Heralded as a literary masterpiece and a best-seller in the Chinese-speaking world, The Great Flowing River is a personal account of the history of modern China and Taiwan unlike any other. In this eloquent autobiography, the noted scholar, writer, and teacher Chi Pang-yuan recounts her youth in mainland China and adulthood in Taiwan. Chi’s remarkable life, told in rich and striking detail, humanizes the eventful and turbulent times in which she lived.
The Great Flowing River begins as a coming-of-age story set against the backdrop of China’s war with Japan. Chi depicts her childhood in pre-occupation Manchuria and gives an eyewitness account of life in China during the war with Japan. She tells the tale of her youthful romance with a dashing pilot that ends tragically when he is shot down in the last days of the war. The book describes the deepening political divide in China and her choice to take a job in Taiwan, where she would remain after the Communist victory. Chi details her growth as an educator, scholar, and promoter of Chinese literature in translation and her realization that despite her roots in China, she has found a home in Taiwan, giving an immersive account of the postwar history of Taiwan from a mainlander’s perspective. A novelistic, epoch-defining narrative, The Great Flowing River unites the personal and intimate with the grand sweep of history.
|Publisher:||Columbia University Press|
|Sold by:||Barnes & Noble|
|File size:||36 MB|
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About the Author
Chi Pang-yuan (b. 1924) is an internationally recognized educator, scholar, and author. She is professor emeritus of English and comparative literature at National Taiwan University. She is coeditor of Chinese Literature in the Second Half of a Modern Century: A Critical Survey (2000) and The Last of the Whampoa Breed: Stories of the Chinese Diaspora (Columbia, 2003), among other books.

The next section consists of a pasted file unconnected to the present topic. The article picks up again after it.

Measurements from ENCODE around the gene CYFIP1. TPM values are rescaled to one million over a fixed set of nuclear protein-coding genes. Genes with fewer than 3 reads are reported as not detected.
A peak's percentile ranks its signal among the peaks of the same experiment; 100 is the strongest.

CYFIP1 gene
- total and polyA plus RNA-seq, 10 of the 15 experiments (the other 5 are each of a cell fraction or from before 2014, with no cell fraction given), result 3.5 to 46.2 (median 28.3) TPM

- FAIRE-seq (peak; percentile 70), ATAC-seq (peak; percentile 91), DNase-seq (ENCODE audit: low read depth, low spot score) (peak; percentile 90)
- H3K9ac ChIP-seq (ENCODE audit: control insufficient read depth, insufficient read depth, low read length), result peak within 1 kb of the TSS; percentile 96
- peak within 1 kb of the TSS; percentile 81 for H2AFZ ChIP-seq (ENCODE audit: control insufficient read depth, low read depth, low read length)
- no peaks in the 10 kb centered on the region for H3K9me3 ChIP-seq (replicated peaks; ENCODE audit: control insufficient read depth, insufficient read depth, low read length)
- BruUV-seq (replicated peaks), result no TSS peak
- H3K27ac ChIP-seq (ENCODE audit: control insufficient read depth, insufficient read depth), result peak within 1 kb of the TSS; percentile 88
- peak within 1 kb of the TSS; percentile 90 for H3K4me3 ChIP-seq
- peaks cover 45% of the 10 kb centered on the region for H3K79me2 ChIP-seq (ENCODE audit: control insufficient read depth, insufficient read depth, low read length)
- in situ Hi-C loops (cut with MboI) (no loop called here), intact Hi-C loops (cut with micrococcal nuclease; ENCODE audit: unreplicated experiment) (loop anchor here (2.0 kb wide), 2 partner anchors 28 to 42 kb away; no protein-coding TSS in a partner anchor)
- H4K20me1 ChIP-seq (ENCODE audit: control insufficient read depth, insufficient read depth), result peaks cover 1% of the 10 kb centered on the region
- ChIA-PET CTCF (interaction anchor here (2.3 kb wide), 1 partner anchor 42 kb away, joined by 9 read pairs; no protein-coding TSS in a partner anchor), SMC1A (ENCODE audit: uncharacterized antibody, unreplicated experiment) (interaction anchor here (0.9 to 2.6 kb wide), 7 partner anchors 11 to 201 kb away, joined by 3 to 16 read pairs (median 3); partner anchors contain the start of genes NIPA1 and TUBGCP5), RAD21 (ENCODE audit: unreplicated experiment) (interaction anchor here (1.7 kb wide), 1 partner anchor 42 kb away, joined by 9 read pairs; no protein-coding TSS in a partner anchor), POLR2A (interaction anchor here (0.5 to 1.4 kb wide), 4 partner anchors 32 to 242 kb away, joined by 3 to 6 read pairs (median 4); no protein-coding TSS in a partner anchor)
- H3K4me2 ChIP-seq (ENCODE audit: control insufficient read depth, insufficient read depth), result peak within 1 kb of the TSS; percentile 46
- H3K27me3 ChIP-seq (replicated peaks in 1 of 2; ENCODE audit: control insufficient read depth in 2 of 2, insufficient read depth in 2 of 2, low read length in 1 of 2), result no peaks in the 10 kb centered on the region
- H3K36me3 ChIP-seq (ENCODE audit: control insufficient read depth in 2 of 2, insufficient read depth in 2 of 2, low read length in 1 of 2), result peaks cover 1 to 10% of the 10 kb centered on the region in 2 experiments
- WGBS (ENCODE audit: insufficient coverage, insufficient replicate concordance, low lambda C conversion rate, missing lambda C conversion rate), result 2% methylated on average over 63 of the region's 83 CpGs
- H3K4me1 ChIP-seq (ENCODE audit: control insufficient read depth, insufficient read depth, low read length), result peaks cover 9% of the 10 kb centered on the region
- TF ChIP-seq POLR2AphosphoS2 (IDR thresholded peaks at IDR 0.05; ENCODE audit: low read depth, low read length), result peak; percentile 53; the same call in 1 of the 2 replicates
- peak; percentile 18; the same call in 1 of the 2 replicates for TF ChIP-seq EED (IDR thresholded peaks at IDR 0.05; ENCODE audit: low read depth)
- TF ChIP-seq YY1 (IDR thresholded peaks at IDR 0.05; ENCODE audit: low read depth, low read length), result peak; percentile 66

John Balcom teaches at the Middlebury Institute of International Studies at Monterey. His Columbia University Press translations include Cao Naiqian’s There’s Nothing I Can Do When I Think of You Late at Night (2009); Huang Fan’s Zero and Other Fictions (2011); and Yang Mu’s Memories of Mount Qilai: The Education of a Young Poet (2015).
Chi Pang-Yuan is professor Emeritus of comparative literature and English at National Taiwan University. In collaboration with David Wang, she published The Last of the Whampoa Breed: Stories of the Chinese Diaspora (CUP, 2003) and Chinese Literature in the Second Half of a Modern Century: A Critical Survey (Indiana University Press, 2000).
John Balcom is professor of Chinese-English translation at the Middlebury Institute of International Studies at Monterey. He has translated a number of books, including Wintry Night by Li Qiao, The City Trilogy by Chang His-kuo, and Taiwan’s Indigenous Writers: An Anthology of Stories, Essays, and Poems.
Table of Contents
Preface to the English Edition
1. My Homeland in Song
2. A Journey of Blood and Tears: The Eight Years of the War of Resistance
3. With Me, China Shall Not Perish: Nankai Middle School
4. At the Confluence of Three Rivers: University Life
5. Victory: Empty, Everything Is Empty
6. Taiwan Trials and Hardships
7. Spiritual Descendants
8. University Teaching, Taiwan, and Literature
9. Confirmation of This Life: From the Great Flowing River to the Sea of Silence